Living with COVID-19

Science, medicine and health care adapt to a pandemic world

By Tamara Bhandari

Credit: Matt Miller

A year and a half after the first COVID-19 shutdowns in the U.S. transformed life as we know it, the end to the pandemic is nowhere in sight. Masking and distancing can bring case numbers down, but at an economic and social cost many find  intolerably high. Scientists developed fantastically effective vaccines in record time, but officials failed to get shots into arms fast enough to prevent a devastating fourth wave in the U.S.

For the physicians and scientists at the School of Medicine, reining in COVID-19 has been an ever-changing struggle. In the first, desperate months, they dove into the global race to find treatments, diagnostics and vaccines. Later, attention shifted toward understanding the long tail of COVID-19 symptoms, monitoring the threat of new virus variants, studying racial inequities and optimizing vaccination strategies.

Experts predict that mass vaccination eventually will end the pandemic but won’t eradicate the virus. We will just have to learn to live with it, they say. But the insights into human biology and behavior gleaned from this extraordinary time also will stay with us, informing medical care as we all adapt to the new normal.

The long tail of COVID-19

Some people survive COVID-19 but don’t fully recover for months, if at all. School of Medicine researchers are investigating why the effects of COVID-19 can linger long after the virus is gone.

Still at risk

Even people with mild cases of COVID-19 are at increased risk of death for months after the acute illness has passed, according to a study by Ziyad Al-Aly, MD, a kidney doctor who specializes in big data. By analyzing thousands of veterans’ health records, Al-Aly found that COVID-19 survivors face nearly a 60% higher chance of death from all causes in the six months after diagnosis. The higher risk of death was linked to persistent major health issues affecting nearly every organ system.

Credit: Sara Moser

Surviving but not thriving

A third of COVID-19 survivors seek care for a new medical condition in the aftermath of the disease, estimates data scientist Philip R.O. Payne, PhD, based on an ongoing analysis of new patient visits. Heart trouble is among the most common problems. A study by cardiologist Kory J. Lavine, MD, PhD, found that the virus that causes COVID-19 can infect heart muscle and destroy the muscle fibers responsible for contractions, possibly resulting in lasting damage.

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The nose knows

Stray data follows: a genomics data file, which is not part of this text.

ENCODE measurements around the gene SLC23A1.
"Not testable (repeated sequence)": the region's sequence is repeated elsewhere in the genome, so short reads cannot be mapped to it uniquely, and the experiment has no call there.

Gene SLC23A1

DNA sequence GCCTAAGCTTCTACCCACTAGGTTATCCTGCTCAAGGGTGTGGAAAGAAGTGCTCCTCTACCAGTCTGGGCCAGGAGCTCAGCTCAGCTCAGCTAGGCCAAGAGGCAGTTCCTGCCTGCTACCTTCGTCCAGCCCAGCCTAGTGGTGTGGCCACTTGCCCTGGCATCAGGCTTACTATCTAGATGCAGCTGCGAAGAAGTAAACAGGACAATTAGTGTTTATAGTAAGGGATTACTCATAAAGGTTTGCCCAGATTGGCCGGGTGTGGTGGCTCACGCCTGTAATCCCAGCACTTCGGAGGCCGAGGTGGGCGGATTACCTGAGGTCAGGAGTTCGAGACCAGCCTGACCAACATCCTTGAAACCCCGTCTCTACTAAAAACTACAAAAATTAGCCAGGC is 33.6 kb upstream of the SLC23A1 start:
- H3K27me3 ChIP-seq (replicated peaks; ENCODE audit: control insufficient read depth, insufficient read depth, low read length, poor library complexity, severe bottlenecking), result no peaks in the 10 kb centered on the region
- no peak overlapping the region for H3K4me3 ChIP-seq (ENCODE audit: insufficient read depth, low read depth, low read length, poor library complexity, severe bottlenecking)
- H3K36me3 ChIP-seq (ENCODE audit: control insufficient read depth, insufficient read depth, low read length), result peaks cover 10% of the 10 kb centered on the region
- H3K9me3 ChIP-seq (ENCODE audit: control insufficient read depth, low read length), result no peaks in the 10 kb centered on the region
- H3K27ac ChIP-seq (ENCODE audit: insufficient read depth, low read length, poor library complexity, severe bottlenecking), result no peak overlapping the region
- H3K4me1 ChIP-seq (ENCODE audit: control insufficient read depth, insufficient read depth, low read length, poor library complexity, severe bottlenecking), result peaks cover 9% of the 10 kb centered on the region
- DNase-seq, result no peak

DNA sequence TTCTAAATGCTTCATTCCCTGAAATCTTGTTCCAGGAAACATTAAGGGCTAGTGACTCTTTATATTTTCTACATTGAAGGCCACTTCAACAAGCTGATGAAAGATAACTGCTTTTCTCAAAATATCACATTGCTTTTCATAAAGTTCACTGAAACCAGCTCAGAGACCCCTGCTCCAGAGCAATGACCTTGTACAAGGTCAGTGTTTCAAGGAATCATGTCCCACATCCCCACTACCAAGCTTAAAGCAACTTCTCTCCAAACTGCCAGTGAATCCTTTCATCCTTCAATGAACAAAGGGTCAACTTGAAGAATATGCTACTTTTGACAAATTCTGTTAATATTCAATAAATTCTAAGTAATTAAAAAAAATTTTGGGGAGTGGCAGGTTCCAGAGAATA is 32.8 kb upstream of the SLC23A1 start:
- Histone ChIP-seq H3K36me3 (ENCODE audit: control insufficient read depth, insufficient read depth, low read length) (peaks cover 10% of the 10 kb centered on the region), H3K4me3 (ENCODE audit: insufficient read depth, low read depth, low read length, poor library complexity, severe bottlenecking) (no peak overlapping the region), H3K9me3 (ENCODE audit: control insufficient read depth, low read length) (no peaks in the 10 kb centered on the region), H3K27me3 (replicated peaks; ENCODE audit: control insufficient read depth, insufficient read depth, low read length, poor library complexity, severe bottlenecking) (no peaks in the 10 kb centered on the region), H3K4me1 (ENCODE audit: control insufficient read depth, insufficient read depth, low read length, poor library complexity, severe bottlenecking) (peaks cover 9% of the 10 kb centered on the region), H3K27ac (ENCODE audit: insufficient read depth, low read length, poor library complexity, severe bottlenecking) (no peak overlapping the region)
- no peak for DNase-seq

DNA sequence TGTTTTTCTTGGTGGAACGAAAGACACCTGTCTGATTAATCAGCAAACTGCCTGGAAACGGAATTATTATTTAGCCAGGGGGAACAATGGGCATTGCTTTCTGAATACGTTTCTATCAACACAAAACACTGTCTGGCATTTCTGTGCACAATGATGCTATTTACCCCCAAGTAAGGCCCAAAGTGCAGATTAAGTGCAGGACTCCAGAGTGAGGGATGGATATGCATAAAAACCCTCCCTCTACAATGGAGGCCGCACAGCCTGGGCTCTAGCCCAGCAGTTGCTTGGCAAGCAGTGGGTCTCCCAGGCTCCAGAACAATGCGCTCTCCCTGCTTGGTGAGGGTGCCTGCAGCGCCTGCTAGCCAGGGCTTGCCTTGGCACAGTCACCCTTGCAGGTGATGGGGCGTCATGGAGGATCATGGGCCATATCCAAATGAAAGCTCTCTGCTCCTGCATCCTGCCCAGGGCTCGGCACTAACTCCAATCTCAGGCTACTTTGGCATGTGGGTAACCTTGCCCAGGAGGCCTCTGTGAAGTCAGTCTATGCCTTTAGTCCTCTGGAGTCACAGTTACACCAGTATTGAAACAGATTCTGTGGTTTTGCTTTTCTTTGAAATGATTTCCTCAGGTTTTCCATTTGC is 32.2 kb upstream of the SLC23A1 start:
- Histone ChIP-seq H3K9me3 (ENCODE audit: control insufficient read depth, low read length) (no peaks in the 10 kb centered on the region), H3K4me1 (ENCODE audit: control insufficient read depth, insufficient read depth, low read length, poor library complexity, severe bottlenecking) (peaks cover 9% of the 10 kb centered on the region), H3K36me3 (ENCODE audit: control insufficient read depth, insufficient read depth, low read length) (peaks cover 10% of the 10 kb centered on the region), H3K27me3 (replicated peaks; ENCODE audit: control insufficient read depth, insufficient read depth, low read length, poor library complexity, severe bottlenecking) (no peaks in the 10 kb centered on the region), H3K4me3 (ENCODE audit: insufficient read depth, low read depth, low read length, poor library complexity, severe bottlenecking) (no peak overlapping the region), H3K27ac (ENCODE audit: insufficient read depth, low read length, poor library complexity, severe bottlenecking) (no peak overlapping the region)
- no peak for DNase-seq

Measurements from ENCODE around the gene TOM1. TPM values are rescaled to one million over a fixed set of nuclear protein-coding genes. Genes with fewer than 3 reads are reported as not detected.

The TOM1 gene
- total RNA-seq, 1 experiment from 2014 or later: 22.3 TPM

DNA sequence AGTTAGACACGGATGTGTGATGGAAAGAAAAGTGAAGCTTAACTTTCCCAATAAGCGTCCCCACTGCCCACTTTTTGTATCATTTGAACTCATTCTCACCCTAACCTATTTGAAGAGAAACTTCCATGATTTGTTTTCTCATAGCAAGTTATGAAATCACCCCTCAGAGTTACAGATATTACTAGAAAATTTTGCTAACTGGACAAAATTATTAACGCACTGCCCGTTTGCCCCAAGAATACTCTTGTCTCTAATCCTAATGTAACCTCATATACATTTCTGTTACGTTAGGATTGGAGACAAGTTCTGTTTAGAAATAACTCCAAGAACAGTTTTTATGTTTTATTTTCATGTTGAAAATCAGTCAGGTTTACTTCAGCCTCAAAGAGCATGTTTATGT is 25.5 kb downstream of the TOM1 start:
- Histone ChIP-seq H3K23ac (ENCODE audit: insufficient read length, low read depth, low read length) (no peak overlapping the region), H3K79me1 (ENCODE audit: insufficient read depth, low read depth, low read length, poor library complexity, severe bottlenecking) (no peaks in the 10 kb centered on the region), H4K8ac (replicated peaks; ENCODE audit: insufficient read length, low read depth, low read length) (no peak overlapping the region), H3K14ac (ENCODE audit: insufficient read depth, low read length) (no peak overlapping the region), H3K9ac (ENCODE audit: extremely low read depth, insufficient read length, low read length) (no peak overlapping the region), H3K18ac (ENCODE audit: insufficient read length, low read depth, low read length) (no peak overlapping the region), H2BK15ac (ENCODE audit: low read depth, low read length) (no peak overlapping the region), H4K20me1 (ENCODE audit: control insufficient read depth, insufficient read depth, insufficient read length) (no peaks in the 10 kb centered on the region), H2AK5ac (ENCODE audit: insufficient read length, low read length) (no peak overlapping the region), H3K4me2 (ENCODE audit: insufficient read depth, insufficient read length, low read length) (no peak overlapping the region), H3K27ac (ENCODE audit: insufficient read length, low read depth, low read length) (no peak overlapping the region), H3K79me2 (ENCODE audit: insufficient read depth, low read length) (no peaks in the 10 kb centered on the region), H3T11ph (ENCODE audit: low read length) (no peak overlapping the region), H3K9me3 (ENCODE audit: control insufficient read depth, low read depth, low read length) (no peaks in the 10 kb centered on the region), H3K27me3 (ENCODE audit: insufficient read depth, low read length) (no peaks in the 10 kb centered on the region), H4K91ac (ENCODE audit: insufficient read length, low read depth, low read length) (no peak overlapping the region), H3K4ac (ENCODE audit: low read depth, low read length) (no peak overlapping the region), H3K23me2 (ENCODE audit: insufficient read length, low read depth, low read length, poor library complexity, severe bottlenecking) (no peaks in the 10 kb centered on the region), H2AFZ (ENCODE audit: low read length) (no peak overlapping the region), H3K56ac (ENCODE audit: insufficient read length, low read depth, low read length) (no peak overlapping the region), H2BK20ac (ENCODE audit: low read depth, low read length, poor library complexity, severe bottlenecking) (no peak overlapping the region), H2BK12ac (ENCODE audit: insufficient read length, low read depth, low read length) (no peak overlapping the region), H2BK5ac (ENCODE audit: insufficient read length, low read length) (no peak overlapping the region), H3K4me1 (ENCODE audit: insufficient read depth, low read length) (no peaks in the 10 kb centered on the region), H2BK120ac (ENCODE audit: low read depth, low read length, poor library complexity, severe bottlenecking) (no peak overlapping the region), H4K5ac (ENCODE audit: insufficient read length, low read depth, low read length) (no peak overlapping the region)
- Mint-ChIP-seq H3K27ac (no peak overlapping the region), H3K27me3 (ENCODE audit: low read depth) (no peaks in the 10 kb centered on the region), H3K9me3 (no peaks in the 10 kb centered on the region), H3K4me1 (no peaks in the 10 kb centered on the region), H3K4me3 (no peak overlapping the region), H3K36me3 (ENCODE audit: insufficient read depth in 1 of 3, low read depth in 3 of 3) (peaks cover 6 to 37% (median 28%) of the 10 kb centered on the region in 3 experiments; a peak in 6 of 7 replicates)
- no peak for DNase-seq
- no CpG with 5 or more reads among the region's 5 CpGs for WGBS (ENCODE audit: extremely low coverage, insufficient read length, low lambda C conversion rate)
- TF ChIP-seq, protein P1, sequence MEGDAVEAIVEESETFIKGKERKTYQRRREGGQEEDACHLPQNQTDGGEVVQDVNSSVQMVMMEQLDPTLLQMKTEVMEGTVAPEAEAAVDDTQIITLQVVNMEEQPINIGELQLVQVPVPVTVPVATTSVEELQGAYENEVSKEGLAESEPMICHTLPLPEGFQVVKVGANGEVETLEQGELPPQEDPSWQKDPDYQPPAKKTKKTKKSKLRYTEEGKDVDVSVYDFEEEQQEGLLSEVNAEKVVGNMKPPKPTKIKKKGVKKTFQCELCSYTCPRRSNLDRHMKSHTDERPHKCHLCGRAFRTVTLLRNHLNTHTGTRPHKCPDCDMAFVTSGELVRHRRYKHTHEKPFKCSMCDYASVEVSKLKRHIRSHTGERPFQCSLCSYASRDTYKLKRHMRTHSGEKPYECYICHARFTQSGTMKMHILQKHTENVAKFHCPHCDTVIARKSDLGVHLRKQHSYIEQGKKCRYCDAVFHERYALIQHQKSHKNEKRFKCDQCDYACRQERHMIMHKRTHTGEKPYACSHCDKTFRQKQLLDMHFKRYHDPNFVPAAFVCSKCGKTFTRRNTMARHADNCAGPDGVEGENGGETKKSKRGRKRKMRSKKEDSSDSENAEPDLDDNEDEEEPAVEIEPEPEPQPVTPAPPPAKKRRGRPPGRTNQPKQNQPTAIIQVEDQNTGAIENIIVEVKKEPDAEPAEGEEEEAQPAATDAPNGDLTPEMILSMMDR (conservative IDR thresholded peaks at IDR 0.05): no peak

A curious symptom of COVID-19 is loss of the sense of smell. Otolaryngologist Jay F. Piccirillo, MD, aims to restore people’s sense of smell by retraining their brains via daily exposure to essential oils. “When we think about loss of smell, we probably think about the inability to appreciate cheese or coffee or wine,” Piccirillo said. “But our patients’ main concern is smelling smoke and natural gas. Their first concern is safety.”

The vaccine race

With multiple COVID-19 vaccines available and the global vaccination effort underway, focus has shifted to understanding how well such vaccines work for special populations and creating better vaccines for current and future pandemics.

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A needle-free vaccine

Cancer biologist David T. Curiel, MD, PhD, and Michael Diamond, MD, PhD, a virologist and immunologist, have created an inhaled COVID-19 vaccine that may reduce infection and transmission in addition to preventing severe illness and death. The vaccine is designed to fortify immune defenses in the nose, right where the virus is most likely to land. The vaccine sailed through animal testing and is now in clinical trials in people.

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No one left behind

Pregnant women, breastfeeding mothers, and people with certain medical conditions were excluded from COVID-19 vaccine trials, so School of Medicine researchers are stepping up. Ob-gyn Jeannie C. Kelly, MD, found that vaccinated nursing mothers may pass protective antibodies to their babies through breast milk. Rheumatologist Alfred Kim, MD, is evaluating COVID-19 vaccines in people taking immunosuppressive drugs such as the ones for arthritis and lupus.